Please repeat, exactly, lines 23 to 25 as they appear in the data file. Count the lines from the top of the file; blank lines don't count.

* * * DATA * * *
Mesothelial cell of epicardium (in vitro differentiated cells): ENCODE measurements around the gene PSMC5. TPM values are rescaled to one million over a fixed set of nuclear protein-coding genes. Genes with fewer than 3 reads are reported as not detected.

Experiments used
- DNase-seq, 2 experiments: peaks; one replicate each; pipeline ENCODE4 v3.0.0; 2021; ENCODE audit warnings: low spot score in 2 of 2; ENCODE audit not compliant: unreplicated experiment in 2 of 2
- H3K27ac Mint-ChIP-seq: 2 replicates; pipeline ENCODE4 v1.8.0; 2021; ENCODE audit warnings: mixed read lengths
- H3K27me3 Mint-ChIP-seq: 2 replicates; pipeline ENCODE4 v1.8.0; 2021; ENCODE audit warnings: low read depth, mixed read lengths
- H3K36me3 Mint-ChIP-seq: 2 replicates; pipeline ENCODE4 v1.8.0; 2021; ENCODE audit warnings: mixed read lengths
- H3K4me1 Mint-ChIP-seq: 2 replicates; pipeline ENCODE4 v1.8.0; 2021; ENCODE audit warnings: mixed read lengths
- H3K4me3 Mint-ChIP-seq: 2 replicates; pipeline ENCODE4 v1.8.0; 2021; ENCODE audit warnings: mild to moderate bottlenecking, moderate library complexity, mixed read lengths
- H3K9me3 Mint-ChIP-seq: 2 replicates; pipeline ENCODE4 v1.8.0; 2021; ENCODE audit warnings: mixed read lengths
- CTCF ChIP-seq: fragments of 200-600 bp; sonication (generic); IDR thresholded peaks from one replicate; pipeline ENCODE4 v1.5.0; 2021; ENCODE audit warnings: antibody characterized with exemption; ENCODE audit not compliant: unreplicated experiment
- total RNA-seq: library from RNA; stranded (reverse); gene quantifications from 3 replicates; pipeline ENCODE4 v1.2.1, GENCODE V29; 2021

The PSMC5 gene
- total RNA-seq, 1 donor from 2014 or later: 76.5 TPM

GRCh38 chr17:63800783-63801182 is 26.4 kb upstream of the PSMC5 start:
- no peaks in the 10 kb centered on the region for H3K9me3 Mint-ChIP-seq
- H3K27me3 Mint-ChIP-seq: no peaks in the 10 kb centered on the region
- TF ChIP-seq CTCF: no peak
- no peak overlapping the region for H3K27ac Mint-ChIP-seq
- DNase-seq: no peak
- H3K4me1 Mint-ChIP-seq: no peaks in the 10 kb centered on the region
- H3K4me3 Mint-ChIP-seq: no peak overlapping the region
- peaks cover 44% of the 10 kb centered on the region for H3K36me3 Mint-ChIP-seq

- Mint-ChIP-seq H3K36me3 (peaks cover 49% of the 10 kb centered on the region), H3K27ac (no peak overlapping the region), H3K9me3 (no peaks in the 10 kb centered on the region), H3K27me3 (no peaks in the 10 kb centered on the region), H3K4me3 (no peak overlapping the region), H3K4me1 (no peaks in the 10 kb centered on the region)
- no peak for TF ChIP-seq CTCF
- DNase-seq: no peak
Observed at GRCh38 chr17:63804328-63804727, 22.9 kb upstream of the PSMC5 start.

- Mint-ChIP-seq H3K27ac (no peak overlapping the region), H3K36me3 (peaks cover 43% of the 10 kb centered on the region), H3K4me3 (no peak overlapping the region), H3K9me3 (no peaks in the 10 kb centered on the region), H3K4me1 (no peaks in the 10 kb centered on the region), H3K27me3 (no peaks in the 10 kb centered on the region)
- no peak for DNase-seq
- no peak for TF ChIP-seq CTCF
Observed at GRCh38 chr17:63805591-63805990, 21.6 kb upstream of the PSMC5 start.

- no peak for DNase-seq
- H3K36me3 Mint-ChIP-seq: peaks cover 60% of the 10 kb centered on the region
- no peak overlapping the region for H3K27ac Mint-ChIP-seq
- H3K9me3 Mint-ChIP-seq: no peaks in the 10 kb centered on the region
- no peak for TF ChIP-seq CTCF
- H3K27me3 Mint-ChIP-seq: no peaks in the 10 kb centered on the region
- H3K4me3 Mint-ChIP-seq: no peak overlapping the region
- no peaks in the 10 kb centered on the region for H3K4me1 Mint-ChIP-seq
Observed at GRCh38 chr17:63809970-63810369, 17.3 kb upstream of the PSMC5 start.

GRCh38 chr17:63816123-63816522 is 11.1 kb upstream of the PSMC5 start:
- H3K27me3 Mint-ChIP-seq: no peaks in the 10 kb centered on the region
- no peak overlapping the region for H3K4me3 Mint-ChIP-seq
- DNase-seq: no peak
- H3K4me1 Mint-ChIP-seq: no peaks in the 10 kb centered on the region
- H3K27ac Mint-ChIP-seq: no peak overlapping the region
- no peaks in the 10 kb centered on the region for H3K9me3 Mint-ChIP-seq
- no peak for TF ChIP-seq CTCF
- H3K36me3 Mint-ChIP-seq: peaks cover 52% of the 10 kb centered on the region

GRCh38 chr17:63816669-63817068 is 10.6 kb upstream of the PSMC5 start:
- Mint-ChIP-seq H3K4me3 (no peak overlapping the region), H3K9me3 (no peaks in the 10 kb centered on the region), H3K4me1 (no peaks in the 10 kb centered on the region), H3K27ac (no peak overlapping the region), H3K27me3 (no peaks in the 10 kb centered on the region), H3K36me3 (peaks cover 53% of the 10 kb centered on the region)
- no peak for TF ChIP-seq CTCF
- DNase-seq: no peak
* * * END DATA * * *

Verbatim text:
- Mint-ChIP-seq H3K36me3 (peaks cover 49% of the 10 kb centered on the region), H3K27ac (no peak overlapping the region), H3K9me3 (no peaks in the 10 kb centered on the region), H3K27me3 (no peaks in the 10 kb centered on the region), H3K4me3 (no peak overlapping the region), H3K4me1 (no peaks in the 10 kb centered on the region)
- no peak for TF ChIP-seq CTCF
- DNase-seq: no peak